Property division during a divorce can be incredibly complex. One of your biggest concerns is likely to be maintaining your financial stability after your divorce is final.
Dividing a house or car is one thing. You decide who gets what and pay each other any difference. But your investments are another story.
Even if you are keeping most, or all, of your investments, there are several things you should do to make sure you do to protect your investments during a divorce.
Have accurate information and access to all accounts
Before your divorce starts — or after it stars but before you sign a property division agreement — do your research on all investment accounts. You need to know exactly what investments are considered marital property, because they must then be split in your divorce.
Marital property is property acquired by you or your spouse after marriage. Some property acquired after marriage is considered separate property, such as gifts or inheritances, but in most divorces, investments are going to be part of the marital property mix.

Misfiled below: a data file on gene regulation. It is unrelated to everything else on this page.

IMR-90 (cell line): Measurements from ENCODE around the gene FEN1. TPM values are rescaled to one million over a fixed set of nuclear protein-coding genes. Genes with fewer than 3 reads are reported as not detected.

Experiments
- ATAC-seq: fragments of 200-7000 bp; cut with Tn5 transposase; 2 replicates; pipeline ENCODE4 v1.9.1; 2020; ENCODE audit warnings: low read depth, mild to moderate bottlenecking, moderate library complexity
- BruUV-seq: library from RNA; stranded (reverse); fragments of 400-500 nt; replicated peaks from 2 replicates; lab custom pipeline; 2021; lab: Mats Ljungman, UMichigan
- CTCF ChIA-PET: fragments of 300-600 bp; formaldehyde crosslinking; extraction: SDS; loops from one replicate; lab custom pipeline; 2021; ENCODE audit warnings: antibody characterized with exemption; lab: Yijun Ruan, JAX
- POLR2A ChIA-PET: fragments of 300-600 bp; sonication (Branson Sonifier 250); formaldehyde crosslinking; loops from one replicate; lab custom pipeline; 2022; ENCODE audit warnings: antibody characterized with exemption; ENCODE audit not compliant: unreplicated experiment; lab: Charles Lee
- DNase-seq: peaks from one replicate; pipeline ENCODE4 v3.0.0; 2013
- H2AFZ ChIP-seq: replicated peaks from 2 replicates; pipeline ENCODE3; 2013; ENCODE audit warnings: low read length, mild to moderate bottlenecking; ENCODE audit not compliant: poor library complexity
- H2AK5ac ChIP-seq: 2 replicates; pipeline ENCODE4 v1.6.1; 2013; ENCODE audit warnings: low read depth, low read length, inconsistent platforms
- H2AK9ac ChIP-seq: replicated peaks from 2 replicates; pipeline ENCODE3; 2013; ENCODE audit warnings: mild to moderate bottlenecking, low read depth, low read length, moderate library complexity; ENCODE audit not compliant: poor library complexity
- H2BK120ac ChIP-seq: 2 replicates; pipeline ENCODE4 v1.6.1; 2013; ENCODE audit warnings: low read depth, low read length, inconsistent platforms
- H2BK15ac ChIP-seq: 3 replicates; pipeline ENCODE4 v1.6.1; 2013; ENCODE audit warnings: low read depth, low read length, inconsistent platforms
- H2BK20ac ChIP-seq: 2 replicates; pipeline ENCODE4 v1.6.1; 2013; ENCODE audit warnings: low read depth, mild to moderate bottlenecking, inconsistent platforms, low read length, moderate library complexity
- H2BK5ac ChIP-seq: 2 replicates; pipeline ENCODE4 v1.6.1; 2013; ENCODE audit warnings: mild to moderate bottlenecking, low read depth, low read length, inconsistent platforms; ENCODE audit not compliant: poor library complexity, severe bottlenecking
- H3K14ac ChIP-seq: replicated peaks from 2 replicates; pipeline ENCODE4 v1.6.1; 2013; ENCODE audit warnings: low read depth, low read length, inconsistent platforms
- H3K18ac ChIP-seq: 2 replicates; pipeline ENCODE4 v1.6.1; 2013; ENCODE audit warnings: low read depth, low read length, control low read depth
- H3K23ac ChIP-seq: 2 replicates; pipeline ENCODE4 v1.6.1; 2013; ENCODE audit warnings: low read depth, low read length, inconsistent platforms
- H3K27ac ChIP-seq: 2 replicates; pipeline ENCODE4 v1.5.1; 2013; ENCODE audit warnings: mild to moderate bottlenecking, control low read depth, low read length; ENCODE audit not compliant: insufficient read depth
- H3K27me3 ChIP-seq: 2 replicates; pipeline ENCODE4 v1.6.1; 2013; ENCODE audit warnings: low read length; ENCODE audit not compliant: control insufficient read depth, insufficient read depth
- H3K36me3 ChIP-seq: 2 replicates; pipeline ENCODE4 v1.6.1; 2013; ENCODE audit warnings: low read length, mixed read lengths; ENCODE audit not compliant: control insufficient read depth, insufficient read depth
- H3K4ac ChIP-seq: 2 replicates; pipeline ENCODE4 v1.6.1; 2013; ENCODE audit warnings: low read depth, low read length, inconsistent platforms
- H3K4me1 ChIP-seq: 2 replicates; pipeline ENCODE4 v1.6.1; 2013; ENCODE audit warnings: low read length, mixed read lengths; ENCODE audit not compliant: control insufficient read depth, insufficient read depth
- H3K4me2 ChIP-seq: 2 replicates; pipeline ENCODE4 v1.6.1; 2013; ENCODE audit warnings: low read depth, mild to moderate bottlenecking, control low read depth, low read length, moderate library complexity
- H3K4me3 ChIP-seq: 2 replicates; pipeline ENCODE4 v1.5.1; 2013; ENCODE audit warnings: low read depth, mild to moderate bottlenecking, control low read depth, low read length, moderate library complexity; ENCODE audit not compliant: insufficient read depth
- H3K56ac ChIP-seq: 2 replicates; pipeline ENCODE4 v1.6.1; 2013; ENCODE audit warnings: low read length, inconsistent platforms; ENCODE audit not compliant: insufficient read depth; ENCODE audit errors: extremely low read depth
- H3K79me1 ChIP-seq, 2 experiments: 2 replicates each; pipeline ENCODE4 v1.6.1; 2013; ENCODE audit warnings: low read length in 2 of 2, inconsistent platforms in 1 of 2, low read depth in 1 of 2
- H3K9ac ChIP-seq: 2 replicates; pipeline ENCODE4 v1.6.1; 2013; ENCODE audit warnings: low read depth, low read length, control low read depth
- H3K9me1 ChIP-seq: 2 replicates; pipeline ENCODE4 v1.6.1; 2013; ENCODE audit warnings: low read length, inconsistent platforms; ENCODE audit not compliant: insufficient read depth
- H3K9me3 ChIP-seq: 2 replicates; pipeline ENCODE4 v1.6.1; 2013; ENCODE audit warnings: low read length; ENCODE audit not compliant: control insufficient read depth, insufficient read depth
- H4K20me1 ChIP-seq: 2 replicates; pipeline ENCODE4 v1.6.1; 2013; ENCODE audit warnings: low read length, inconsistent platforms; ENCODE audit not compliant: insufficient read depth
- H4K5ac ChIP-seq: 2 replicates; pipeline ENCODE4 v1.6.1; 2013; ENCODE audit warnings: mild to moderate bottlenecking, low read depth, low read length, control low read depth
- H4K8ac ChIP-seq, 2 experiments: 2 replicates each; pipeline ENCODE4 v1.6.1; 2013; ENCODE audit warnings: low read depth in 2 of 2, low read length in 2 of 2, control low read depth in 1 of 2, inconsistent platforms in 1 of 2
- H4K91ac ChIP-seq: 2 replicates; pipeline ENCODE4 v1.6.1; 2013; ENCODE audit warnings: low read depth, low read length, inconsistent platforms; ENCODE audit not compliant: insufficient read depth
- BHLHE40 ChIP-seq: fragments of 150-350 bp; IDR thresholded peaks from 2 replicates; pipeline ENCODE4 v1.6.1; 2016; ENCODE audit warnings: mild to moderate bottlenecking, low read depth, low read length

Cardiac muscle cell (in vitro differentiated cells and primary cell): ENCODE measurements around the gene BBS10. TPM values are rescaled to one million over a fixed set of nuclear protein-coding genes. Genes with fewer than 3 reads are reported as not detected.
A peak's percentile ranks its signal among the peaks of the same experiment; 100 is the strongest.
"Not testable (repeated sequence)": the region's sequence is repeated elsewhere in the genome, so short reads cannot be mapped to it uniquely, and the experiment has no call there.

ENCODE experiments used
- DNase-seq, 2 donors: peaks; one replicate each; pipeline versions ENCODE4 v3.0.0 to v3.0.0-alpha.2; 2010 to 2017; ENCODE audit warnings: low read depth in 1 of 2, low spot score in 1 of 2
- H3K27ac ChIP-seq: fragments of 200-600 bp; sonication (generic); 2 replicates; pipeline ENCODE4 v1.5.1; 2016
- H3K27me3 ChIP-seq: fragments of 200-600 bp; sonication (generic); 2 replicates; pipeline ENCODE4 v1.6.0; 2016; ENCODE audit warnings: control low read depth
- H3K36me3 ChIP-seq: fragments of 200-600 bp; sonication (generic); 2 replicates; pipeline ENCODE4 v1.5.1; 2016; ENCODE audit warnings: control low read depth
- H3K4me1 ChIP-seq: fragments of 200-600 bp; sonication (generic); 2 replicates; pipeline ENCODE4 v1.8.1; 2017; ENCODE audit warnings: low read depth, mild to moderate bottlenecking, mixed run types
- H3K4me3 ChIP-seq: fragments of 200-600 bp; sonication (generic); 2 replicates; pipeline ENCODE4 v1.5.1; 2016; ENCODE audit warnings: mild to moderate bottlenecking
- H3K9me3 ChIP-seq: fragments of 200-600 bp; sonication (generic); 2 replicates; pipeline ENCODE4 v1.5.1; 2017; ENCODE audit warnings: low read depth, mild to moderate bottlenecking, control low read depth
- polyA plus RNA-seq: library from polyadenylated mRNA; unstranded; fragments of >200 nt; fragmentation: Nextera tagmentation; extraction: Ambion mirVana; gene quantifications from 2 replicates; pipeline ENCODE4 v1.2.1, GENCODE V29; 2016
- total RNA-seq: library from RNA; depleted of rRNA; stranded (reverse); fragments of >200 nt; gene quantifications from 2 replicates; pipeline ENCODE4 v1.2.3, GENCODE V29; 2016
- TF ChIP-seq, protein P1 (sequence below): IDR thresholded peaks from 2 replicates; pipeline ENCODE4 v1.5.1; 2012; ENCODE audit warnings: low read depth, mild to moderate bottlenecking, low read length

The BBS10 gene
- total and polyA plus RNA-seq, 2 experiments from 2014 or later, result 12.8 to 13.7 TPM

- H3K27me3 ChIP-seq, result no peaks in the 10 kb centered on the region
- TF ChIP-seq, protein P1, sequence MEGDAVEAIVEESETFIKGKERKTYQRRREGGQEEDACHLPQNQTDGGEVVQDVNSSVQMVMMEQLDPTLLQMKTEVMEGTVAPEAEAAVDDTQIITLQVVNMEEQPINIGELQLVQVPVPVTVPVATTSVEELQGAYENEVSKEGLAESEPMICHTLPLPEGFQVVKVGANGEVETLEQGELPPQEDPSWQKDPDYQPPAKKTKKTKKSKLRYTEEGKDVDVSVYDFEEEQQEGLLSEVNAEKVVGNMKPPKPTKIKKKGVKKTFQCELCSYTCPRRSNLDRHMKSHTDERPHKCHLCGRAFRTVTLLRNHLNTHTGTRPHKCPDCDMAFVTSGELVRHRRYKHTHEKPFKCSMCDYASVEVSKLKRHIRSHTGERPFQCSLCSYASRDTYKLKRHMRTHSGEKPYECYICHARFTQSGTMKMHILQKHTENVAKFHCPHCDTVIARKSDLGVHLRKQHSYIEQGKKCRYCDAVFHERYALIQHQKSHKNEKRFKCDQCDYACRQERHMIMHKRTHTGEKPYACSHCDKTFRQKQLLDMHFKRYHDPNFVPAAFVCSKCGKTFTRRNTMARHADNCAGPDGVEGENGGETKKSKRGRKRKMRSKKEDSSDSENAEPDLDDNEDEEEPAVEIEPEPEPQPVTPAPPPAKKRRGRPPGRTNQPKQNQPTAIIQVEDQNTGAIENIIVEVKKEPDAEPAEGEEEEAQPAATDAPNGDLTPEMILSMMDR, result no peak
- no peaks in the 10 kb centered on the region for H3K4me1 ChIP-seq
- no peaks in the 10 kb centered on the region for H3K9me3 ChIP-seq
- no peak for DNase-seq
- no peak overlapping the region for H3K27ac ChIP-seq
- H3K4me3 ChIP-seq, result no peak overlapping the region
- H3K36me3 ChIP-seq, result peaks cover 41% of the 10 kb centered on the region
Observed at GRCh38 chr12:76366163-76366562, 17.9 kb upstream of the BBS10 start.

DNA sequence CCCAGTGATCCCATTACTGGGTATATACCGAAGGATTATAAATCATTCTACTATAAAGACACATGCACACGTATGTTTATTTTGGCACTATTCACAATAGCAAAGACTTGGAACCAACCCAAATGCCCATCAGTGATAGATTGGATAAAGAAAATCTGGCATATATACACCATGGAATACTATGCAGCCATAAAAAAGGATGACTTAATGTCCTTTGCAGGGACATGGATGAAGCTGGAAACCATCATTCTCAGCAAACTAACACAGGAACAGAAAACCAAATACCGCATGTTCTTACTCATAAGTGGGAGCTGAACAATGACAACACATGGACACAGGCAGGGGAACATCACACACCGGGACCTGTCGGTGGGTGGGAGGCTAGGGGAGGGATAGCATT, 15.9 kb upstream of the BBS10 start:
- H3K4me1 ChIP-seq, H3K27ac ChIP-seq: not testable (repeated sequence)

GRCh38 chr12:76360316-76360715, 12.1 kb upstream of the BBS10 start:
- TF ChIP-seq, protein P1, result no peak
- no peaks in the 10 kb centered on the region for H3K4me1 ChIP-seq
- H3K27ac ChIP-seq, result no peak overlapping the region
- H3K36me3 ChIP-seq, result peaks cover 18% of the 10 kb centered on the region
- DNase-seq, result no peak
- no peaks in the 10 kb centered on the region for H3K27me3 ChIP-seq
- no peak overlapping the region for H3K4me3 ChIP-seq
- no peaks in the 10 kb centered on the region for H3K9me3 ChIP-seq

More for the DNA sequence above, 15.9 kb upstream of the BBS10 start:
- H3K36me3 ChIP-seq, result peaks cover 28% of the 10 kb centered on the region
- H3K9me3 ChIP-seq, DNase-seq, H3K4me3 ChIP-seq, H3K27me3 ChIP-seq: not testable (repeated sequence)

Get access to all your investment accounts and confirm whose name they are in. Some may be jointly held, while others may be in your name or your spouse’s name.
Check and update your beneficiaries
Even if an account is in your name, you could have your spouse listed as a beneficiary. You should update your beneficiary to someone besides your spouse, assuming you no longer want them to be your beneficiary.
You may consider doing a withdrawal from an investment if you are going to owe your spouse a sum of money as part of property division. Before doing so, research any costs, penalties or tax consequences.
Consider a qualified domestic relations order
If you are in this situation, you may think about getting your spouse the money by simply splitting a portion of the investment account with them. This is usually accomplished by a qualified domestic relations order (“QDRO”). This order is specifically designed for these types of situations, and many times the split can be done without any penalties.
Property division during divorce is rarely easy, and you are likely to encounter some complications along the way. An experienced divorce attorney can help you exit your marriage with your finances still intact.